In a statement to the Texas Tribune, Birdwell said: “I have great confidence in the work being done by the DPS with the assets legislatively assigned to them by Texas taxpayers … I welcome any opportunity to scrutinize the work being done by the DPS at the border to ensure they are meeting the legislative mandate of keeping citizens safe by interdicting and deterring criminal activity.”
Added Rep. Larry Phillips (R-Sherman), who also sits on the committee: “I think arrests are important, but the question we have to put in perspective is the overall strategy.”
Lt. Gov. Dan Patrick clearly agrees, having made border security one of his top priorities in his first term — not to mention the time he spent in the Texas Senate before assuming the state’s second-highest role.
“The purpose of the budget on the border was to reduce all crime,” Patrick told KXAN.
When asked about the stated objective of deterring drug and human smuggling, Patrick added, “DPS said, ‘If you give us the dollars, we can reduce that crime dramatically in that area.’ We now have proof that crime is some of the lowest it’s ever been.”
That is not what KXAN found in an analysis of DPS numbers. The number of felony drug violations reported by troopers on the border has actually gone up by six percent in the past two years.
And a 2015 DPS report states that the department’s efforts to that point deterred “cartel smuggling… but it does not secure the border.” Further, “patrol operations are inefficient in the detection and interdiction of all smuggling events.”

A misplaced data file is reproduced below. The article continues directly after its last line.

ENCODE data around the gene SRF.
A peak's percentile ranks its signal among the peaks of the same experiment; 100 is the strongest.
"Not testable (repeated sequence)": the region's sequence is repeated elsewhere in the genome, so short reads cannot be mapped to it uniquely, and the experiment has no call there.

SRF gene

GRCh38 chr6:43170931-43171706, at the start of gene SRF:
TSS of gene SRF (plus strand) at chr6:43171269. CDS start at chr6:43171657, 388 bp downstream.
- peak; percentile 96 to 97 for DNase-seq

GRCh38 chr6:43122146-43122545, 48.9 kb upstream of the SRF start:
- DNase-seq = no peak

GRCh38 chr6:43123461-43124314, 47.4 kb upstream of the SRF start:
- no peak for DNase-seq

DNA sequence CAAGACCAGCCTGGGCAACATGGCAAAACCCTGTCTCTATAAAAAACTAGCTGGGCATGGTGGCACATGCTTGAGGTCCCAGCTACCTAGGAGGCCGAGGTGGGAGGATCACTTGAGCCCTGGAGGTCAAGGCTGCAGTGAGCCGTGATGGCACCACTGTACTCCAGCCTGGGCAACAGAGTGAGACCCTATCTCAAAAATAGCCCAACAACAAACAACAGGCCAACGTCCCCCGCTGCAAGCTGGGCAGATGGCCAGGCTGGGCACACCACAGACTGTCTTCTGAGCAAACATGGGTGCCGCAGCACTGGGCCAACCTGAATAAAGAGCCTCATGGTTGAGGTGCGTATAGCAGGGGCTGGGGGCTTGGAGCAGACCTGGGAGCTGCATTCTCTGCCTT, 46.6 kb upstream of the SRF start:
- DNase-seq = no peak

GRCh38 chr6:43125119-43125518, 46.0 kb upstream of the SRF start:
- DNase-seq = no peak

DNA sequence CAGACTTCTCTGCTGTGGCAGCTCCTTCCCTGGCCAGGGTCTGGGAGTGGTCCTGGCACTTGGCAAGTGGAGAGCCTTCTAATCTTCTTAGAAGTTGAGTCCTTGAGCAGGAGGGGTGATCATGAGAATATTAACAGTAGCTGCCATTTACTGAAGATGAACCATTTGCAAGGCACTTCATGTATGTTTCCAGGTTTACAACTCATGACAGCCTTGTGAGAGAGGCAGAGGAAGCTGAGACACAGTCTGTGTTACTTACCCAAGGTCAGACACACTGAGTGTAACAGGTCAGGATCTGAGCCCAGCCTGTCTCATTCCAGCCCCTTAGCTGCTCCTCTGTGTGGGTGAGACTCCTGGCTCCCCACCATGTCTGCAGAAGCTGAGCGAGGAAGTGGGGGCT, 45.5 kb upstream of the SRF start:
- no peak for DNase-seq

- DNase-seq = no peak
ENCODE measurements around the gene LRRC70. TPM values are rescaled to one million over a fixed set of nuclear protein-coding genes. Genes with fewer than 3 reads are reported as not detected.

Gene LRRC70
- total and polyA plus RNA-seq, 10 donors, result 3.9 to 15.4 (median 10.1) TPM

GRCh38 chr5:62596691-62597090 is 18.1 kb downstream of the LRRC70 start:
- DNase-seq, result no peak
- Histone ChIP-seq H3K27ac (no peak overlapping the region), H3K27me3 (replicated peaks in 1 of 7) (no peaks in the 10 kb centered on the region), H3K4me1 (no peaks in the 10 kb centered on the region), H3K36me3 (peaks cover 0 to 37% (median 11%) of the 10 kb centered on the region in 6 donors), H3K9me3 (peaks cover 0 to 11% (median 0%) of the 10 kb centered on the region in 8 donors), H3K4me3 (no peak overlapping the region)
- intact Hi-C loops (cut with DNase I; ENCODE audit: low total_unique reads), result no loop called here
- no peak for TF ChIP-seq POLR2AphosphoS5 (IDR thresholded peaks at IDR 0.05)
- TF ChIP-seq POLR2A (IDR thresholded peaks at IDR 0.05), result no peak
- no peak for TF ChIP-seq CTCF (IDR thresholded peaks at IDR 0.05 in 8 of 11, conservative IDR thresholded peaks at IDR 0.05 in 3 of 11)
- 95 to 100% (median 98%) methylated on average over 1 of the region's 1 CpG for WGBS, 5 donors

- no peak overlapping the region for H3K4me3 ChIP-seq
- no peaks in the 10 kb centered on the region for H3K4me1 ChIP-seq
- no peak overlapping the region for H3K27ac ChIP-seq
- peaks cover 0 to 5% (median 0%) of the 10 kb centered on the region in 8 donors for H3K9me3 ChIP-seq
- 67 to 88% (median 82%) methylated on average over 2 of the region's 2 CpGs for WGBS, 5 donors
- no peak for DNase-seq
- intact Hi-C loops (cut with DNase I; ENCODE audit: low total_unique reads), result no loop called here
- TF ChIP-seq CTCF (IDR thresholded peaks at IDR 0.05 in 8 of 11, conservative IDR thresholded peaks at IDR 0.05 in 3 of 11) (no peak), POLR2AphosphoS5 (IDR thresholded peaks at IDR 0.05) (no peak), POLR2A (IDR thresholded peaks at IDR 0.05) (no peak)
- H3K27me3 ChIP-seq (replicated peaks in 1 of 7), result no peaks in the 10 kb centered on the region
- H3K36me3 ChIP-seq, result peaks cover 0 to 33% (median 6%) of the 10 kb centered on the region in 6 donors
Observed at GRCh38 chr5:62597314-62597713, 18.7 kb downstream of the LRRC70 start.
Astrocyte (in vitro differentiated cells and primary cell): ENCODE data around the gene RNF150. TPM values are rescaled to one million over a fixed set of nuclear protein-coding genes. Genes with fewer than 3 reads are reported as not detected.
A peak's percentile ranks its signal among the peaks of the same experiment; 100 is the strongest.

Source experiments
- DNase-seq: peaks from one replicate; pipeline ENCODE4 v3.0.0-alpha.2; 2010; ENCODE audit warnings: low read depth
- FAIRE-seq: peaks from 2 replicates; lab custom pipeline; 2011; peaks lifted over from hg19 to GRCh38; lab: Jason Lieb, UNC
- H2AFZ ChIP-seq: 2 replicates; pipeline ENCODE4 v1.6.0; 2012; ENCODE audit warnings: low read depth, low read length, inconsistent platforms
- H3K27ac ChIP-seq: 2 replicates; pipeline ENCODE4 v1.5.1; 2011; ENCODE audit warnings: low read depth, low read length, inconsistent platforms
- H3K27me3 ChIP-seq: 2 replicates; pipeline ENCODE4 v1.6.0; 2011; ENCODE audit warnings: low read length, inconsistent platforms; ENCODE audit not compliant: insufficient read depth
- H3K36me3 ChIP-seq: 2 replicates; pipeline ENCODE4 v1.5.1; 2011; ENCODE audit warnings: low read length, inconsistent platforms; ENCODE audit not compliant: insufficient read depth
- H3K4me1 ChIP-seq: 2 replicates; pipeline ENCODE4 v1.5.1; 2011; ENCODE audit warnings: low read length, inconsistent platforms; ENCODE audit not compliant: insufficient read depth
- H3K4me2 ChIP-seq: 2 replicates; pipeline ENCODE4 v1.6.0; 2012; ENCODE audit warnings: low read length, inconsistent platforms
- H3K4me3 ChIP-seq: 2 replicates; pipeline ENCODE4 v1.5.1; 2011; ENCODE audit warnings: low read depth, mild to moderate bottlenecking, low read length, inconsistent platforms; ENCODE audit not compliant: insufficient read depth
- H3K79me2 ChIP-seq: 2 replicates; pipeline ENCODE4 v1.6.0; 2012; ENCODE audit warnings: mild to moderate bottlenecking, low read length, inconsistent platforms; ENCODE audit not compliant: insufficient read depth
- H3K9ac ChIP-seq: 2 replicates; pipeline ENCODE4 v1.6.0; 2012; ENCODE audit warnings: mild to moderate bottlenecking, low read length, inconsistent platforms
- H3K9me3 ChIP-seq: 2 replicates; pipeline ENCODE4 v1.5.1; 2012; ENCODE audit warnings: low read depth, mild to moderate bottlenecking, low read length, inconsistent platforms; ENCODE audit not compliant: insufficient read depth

DPS told KXAN the report identified “vulnerabilities and inefficiencies” from its original strategy, and that the “department was provided more troopers and other resources to implement the updated operational strategy.”
Patrick said he supports spending even more money on more troopers, doing “whatever it takes to make our border safe.”
“I’ve talked to police chiefs,” he said. “I’ve talked to mayors. I’ve talked to local officials. They all say, ‘Keep the money [coming]. Crime is down.’”
However, some local law enforcement officials, like Hidalgo County Sheriff Eddie Guerra, have mixed feelings.
“DPS has been doing a fantastic job in holding the line on illegal drugs,” said Guerra. “But I’m also a taxpayer, and I know I can do it a lot cheaper.”
There are certainly questions about whether troopers are targeting the right people. Take Nickolas Mares. Before that April night last year, he had a clean record — one of the reasons he was able to plead down to a misdemeanor, though his arrest remains among DPS’ HTC tally.
Josh Hinkle is KXAN’s Executive Producer of In-depth & Investigative Content. This story is published courtesy of the Texas Tribune, a nonpartisan, nonprofit media organization that informs Texans — and engages with them — about public policy, politics, government, and statewide issues.